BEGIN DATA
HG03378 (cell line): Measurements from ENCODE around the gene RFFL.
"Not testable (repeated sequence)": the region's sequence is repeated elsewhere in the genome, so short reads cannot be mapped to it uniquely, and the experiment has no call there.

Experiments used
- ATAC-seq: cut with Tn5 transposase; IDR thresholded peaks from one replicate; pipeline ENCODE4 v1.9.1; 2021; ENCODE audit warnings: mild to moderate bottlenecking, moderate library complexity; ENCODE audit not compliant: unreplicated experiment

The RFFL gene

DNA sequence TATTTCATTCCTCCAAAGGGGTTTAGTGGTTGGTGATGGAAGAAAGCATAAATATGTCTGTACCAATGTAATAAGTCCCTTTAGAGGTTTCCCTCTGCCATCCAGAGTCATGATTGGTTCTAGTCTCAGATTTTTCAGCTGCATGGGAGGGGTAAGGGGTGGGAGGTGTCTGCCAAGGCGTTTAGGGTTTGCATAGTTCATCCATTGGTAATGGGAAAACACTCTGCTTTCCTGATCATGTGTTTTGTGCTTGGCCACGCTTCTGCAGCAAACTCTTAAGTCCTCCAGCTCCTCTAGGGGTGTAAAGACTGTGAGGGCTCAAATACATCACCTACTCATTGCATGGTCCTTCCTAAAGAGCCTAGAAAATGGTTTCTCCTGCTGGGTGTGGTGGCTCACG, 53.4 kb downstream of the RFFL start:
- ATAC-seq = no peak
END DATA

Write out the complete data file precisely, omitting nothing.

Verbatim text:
HG03378 (cell line): Measurements from ENCODE around the gene RFFL.
"Not testable (repeated sequence)": the region's sequence is repeated elsewhere in the genome, so short reads cannot be mapped to it uniquely, and the experiment has no call there.

Experiments used
- ATAC-seq: cut with Tn5 transposase; IDR thresholded peaks from one replicate; pipeline ENCODE4 v1.9.1; 2021; ENCODE audit warnings: mild to moderate bottlenecking, moderate library complexity; ENCODE audit not compliant: unreplicated experiment

The RFFL gene

DNA sequence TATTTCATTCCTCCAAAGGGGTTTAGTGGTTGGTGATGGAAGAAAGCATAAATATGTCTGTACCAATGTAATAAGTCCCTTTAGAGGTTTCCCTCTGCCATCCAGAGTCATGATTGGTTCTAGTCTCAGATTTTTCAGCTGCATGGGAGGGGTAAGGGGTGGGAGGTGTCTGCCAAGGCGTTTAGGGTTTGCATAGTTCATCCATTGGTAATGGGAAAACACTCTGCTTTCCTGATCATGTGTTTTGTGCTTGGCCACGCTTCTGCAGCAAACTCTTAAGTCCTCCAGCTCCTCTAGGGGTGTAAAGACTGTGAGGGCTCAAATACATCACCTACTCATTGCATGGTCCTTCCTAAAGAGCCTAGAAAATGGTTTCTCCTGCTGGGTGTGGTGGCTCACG, 53.4 kb downstream of the RFFL start:
- ATAC-seq = no peak